We already know this from the fantastic investigative works of O2 customer and twitter user Lew Peckover, a 28 year old web systems administrator working in the field for 10 years.
To be able to downscale images, insert things into HTML pages etc. O2 must route your web queries through a HTTP proxy. As well as the things mentioned above, the proxy is adding an extra HTTP Header to outgoing requests. This header contains your mobile number.
Lew created a website to let people see this in action; let’s look at an example:
User-Agent: Mozilla/5.0 (iPhone; CPU iPhone OS 5_0_1 like Mac OS X) AppleWebKit/534.46 (KHTML, like Gecko) Version/5.1 Mobile/9A405 Safari/7534.48.3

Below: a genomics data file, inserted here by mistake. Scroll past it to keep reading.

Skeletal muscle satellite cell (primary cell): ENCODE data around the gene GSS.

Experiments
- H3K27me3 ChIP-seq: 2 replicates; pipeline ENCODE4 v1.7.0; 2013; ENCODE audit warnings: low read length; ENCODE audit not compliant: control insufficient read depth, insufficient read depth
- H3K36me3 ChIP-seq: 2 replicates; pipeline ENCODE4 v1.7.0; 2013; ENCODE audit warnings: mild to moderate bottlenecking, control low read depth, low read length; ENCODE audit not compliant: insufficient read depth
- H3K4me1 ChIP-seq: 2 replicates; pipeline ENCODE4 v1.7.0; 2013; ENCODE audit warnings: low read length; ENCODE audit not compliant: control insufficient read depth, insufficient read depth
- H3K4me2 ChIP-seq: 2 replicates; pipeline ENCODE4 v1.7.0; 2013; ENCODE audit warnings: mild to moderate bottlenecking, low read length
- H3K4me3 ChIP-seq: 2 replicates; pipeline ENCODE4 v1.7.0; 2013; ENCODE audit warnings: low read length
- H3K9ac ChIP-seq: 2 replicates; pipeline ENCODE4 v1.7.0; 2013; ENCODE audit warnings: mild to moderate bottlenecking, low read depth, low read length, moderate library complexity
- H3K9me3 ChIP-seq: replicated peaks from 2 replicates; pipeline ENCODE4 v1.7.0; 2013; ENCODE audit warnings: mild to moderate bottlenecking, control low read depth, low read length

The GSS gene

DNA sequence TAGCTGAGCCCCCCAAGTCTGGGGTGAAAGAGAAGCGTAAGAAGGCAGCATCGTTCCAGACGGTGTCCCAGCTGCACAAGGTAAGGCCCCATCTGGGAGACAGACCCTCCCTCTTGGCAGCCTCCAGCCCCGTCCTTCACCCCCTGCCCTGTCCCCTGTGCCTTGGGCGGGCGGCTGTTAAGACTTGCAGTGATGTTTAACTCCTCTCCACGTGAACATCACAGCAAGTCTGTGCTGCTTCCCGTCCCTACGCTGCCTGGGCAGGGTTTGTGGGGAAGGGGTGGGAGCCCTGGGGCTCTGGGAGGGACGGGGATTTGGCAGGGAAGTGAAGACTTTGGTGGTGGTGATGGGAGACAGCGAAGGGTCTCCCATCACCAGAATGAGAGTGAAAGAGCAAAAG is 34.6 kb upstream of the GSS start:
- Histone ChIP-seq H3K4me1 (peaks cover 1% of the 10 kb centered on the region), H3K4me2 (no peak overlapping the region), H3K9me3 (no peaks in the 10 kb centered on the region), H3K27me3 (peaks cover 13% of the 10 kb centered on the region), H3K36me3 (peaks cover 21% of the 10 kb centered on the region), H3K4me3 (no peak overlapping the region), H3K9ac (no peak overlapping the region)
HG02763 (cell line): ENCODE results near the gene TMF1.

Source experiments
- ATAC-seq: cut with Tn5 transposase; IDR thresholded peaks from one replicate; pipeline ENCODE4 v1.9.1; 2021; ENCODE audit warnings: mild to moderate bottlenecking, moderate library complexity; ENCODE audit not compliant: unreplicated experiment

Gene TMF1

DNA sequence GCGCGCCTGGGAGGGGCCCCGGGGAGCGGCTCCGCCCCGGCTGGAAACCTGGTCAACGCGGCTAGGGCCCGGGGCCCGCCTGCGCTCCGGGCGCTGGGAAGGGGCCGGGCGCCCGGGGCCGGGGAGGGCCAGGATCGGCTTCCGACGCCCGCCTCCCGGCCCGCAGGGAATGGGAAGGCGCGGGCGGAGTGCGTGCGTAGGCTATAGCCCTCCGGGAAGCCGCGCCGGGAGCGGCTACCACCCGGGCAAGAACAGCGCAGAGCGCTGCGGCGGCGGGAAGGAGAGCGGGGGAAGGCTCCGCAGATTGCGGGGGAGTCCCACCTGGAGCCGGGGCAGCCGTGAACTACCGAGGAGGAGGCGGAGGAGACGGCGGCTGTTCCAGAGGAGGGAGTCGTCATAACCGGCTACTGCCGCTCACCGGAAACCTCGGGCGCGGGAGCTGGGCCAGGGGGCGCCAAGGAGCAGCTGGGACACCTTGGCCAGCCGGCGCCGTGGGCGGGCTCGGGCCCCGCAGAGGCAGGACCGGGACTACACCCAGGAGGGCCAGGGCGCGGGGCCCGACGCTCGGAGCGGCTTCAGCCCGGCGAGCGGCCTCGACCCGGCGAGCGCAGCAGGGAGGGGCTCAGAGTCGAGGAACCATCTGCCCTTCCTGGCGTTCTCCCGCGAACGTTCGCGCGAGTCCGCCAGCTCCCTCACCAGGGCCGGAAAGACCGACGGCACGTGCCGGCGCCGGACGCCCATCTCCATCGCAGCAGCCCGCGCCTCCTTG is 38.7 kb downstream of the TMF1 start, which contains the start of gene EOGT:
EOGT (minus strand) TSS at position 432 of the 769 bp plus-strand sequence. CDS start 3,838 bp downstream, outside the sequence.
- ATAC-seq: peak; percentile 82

Accept-Encoding: gzip, deflate
From the top line we can read information about the device and browser, from lines 2-4 we can read about how the phone is setup and what kind of content it likes to recieve and then, there it is, the header that contains your phone number.
As various MVNO‘s like Tesco and GiffGaff use O2′s technical backbone, they’re also affected, though it’s suspect that it’s not affecting all users.
So the big questions I can imagine people are asking now:
Who has my mobile number? Will I receive loads of nusiance calls? Does Facebook/Google/Microsoft/Your Mum have my mobile number?